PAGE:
It was a little over 100 in the shade a little while ago before the breeze picked up.
My poor veggies looked like they were wilting. So I went out and gave them a mid-day drink. I’ll water them again after 6PM tonight. But when the leaves were temporarily wilted, I found a good sized cuke, 1 gigantic zucchini (the answer is YES you can successfully grow squash in pots!), more peas, tons of beans (I picked some of both for dinner tonight), the tomato plants are loaded, and there are two butternut squashes growing.
I trimmed off a few bad zucchini and left the two good ones. Matt was amazed how much the plants came back to life after their deep midday drink. They need a little more water in the pots in this heat, even with the water reservoirs in the bottom. It appears I’m having a lot of veggies for dinner since Matt is going to visit a friend. So far we’ve been able to keep up with the veggie production this year. Matt and I have eaten at least three zucchini already, plus several meals with peas. The beans are just starting to flourish, so I’m sure we’ll get a few good meals from those. the tomatoes are still green, but I’ve considered picking a few of the big ones to ripen on the kitchen counter just so they’re less apt to rot on the vine. I say that because I planted an heirloom variety this year and they’re not pretty and round and they aren’t as disease resistant. They require a bit more soil amendment — especially calcium.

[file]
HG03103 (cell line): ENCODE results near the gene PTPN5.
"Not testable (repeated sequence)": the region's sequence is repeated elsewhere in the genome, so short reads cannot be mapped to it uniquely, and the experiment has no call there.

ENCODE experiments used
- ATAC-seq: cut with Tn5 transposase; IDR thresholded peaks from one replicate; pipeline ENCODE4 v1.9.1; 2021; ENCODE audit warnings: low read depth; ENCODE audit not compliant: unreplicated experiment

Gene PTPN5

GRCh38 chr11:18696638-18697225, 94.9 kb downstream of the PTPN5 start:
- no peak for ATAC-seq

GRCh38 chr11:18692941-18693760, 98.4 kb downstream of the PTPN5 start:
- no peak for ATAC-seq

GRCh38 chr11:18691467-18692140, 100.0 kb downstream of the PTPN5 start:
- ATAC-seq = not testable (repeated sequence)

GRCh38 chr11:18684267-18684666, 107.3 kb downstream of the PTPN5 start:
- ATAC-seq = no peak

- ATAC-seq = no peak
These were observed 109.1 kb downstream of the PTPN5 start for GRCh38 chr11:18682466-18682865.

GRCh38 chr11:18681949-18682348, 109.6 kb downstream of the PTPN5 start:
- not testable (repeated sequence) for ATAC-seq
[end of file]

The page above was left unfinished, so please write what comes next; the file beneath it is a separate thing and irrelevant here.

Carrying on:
A neighbor, a few years back, pointed out that powdered milk was a good soil amendment for tomatoes, and I had a cousin who actually buried a fish in the hole she planted her tomatoes in. She said it worked. Maybe I’ll try the fish thing next year.
But this year has been perfect for the garden. We’ve had more rain that usual. I’m still waiting on peppers. One of my pepper plants was a late bloomer and is just starting to grow, while the other is flowering. Despite the buzz of honey bees in the backyard, I’m not seeing any peppers yet. Maybe it’s been too cool.
My mom is house and cat sitting when we go on vacation next month, so I hope she’ll be able to manage the garden for 9 days. I’ll fertilize and water really well on the day we leave. If you don’t water diligently and constantly pick the ripe veggies, all that work goes to waste. I hope she’s hungry. She’ll be taking care of the garden during prime bean, zucchini, and tomato ripening time.
It’s not just the veggies that make the garden worth it though. After all, I’ve determined that this year I have probably spent as much money on the garden as I would have at the store buying veggies. Why? Because I bought soil instead of using my beautiful composted soil in the back (forgot I had it!). Another plus to growing my own — at least this way I know exactly what’s in my food. Not to mention there’s something comforting and meditative about working in the garden. Something you can’t buy from a store. I also get a lot of satisfaction in knowing I grew some of our food.
Now I’m off to have some beans and peas with hummus.
Dear readers – do you plant your own garden every year? If so, what’s your favorite vegetable in the garden?